VIEW OF NEWCASTLE.
IN point of commerce the city of Newcastle is the second city of New South Wales, ranking next in importance to Sydney. It is situated on the slope of a hill, on the southern shore of the embouchure of the Hunter River, about seventy miles north of Port Jackson. Like its great English namesake it owes its position to ‘black diamonds.’
Twenty years ago Newcastle was an insignificant village, with but a single coal mine – that of the A. A. Company, who, enjoying a monopoly, were content with raising 25,000 tons during the year. At that time the harbour was, comparatively, an open roadstead, without even a single wharf to accommodate shipping; the town consisted of a few huts, and the military barracks; the inhabitants were all dependent upon one mining company, who thus ruled the destinies of the town. This state of things was not destined to continue long.
A few enterprising individuals who foresaw what the place could become, consulted together and, in 1844, at their own expense, commenced erection of a jetty, which was finished in October of that year, and the Julia, belonging to Capt. Towns of this city, was the first vessel that discharged alongside it.
Another important work was also commenced – the construction of a connection between Nobby’s and the point under Signal Hill – which has since been finished, and forms an excellent breakwater against southerly gales. To the efforts of Major Last and his coadjutors, Newcastle owes much of its present position.
The work which they commenced has been followed up by the action of the Government and corporate companies; the latter have invested capital in developing the mineral resources of the district, and the Government has provided facilities for conducting their undertakings to a successful issue. The Australian Agricultural, Waratah, Minmi, Wallsend, Lambton, and several other mines, are now in full operation, each having trains running down to the wharf, where four steam cranes are continually employed in loading vessels of every description – from the humble ketch of 20 or 30 tons, bound for Sydney, to the noble clipper of the largest size, for California, China, and other ports. The unpretending jetty of former years has given place to a fine spacious quay, alongside which vessels of 1,000 tons can discharge and load. Heavy screw moorings are also laid down throughout the harbour, where vessels drawing up to 20 feet can complete their loading. The quantity of coal exported during the past year is roughly estimated at over 300,000 tons.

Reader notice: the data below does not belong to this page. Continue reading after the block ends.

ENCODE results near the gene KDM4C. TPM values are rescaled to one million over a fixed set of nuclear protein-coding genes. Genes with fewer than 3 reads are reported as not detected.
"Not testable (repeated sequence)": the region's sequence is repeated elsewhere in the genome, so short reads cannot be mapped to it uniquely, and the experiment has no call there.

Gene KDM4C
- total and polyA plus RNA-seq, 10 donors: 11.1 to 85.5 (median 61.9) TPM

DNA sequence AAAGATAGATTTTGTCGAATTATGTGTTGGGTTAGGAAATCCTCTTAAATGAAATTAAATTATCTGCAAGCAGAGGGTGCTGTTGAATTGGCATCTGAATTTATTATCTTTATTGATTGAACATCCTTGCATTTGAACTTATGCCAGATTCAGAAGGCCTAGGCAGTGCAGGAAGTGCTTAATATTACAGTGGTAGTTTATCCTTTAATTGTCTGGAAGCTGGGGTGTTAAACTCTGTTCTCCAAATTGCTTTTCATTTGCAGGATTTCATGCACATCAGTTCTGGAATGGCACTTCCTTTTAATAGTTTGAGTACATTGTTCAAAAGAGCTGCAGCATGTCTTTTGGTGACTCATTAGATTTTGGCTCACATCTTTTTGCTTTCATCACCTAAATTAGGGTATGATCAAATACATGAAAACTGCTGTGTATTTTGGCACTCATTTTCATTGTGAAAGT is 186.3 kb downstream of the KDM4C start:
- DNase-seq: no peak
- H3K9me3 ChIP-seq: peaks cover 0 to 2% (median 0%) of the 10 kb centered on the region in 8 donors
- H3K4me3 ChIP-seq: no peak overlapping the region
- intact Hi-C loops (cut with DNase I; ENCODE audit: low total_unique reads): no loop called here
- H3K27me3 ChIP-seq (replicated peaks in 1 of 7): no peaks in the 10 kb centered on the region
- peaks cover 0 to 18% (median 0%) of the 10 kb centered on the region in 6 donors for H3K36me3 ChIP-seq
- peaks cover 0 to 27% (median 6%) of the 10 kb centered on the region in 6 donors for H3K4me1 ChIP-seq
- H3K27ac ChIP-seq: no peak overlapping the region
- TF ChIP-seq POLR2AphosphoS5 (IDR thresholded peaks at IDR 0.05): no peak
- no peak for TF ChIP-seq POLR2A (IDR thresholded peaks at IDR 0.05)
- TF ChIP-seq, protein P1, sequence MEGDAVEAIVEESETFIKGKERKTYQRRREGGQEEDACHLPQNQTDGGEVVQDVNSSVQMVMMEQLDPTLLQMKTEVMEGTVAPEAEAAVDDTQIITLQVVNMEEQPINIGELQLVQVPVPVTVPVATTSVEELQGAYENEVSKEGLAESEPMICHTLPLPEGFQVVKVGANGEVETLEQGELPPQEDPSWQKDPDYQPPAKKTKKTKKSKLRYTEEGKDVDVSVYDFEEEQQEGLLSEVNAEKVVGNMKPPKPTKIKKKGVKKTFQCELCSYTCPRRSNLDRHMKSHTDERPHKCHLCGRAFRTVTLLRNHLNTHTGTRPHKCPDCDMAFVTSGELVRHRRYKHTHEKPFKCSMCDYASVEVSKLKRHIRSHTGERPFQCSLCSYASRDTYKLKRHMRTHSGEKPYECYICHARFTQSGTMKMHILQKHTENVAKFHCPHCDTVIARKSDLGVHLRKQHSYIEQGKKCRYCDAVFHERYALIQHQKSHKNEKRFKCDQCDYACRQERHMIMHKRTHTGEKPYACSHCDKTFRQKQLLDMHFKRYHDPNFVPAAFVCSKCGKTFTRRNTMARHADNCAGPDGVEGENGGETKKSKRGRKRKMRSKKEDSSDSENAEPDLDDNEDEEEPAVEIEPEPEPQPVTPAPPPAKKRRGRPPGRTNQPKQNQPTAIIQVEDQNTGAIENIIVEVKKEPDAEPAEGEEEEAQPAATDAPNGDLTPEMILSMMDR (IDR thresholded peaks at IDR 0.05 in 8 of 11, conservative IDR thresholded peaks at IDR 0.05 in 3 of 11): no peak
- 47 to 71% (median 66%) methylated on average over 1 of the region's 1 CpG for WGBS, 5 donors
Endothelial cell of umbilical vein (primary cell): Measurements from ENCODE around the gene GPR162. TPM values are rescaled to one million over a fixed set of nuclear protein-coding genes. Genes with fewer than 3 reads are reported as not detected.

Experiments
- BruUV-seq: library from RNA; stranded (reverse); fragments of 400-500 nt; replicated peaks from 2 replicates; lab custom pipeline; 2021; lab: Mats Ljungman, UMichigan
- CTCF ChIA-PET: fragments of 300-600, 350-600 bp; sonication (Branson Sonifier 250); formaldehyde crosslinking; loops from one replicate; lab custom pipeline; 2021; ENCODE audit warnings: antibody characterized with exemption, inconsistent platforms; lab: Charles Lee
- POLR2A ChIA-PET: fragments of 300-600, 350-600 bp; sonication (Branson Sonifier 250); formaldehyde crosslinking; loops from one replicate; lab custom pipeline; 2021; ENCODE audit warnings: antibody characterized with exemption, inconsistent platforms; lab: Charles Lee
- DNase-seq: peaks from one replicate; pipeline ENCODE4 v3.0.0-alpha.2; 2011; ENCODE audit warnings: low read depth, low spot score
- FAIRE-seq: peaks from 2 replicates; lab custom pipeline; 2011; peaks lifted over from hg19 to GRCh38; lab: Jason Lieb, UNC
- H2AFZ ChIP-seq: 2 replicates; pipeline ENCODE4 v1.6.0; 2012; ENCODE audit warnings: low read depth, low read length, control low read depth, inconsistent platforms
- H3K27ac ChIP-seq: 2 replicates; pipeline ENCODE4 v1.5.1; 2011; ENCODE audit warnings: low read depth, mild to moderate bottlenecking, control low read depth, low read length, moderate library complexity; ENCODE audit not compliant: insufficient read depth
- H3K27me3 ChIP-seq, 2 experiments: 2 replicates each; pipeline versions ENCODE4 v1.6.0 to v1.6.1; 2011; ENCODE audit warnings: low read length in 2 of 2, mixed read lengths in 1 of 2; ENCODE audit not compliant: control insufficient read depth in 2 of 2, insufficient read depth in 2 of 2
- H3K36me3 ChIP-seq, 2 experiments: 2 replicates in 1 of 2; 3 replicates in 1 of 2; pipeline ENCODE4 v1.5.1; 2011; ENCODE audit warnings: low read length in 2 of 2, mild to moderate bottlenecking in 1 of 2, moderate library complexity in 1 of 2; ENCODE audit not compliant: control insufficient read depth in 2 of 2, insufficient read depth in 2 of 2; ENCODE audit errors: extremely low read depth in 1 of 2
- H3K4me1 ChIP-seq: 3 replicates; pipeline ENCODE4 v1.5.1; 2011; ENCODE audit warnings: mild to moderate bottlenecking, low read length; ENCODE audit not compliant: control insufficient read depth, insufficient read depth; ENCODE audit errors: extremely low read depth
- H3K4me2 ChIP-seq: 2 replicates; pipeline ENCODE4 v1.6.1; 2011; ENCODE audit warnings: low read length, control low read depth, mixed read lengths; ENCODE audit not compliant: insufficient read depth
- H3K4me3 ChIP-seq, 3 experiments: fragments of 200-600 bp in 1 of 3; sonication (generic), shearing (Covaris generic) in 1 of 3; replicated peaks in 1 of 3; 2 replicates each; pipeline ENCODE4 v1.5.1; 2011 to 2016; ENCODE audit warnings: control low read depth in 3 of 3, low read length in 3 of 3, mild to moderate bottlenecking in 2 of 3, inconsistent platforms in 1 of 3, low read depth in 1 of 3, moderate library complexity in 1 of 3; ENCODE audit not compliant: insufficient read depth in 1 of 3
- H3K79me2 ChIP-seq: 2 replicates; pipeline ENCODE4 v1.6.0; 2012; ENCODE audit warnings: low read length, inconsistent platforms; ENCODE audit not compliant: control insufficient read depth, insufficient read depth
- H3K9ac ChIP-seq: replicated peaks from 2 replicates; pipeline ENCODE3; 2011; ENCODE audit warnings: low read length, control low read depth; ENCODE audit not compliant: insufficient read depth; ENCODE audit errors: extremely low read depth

The port can be entered with safety in any weather, except during southerly of S.E. gales, when it is advisable for vessels to stand off. Nobby’s Island, now connected with a mainland by the breakwater, forms the southern head of the harbour; the coast line is bold, rising from the sea about 90 feet. The summit of the island surmounted by a fine lighthouse, exhibiting a fixed white light discernable eighteen miles.
We cannot more appropriately close this brief article than by giving a few statistical facts from official documents, illustrating as they do the commercial importance which Newcastle is fast assuming.
Its export of coal during the year 1864 was: to Victoria, 128,959 tons; to New Zealand, 63,434 tons; to South Australia, 54,891 tons; to China, 17,434 tons; to the United States, 11,011 tons; to Tasmania, 9,258 tons; to Queensland, 2,352 tons; to Callao, Stewart’s Island, New caledonia, Guam, Java, Manila, India, Sandwich Islands, South America, Mauritius, and Singapore, 11,779 tons. Total, 299, 150 tons, of the value of £144,748.
Export of Live Stock. – Cattle: To New Zealand, 12,284, value £58,892; to New Caledonia, 846, value £2,399. Horses: To New Zealand, 185, value £3,220; to Java, 30, value, £600; to New Caledonia, 14, value £168. Sheep: to New Zealand, 7,780, value £6,547; to New Caledonia, 530, value £365. Rams: 47, £2,330. Total head of all kinds, 21,680, of the value of £74,491.
The total imports were valued at £59,656., and the exports £248,316.
Vessels entered inwards and outwards – 240 vessels entered inwards from Victoria, of the tonnage of 68,582; 282, tonnage 102,262, cleared out for the same. From New Zealand, 350 vessels of 108,794 tons, entered inwards; for the same place, 238, of 83,393 tons, cleared out for the same. From all other ports, 74 vessels, of 23,567 tons, entered inwards; and 275, of 81,873 tons, cleared outwards for various places. The total number of vessels entered inwards was 664, of 196,961 tons. The number which cleared out was 795, of 266,528 tons.
Gionni Di Gravio
University Archivist & Chair, Hunter Living Histories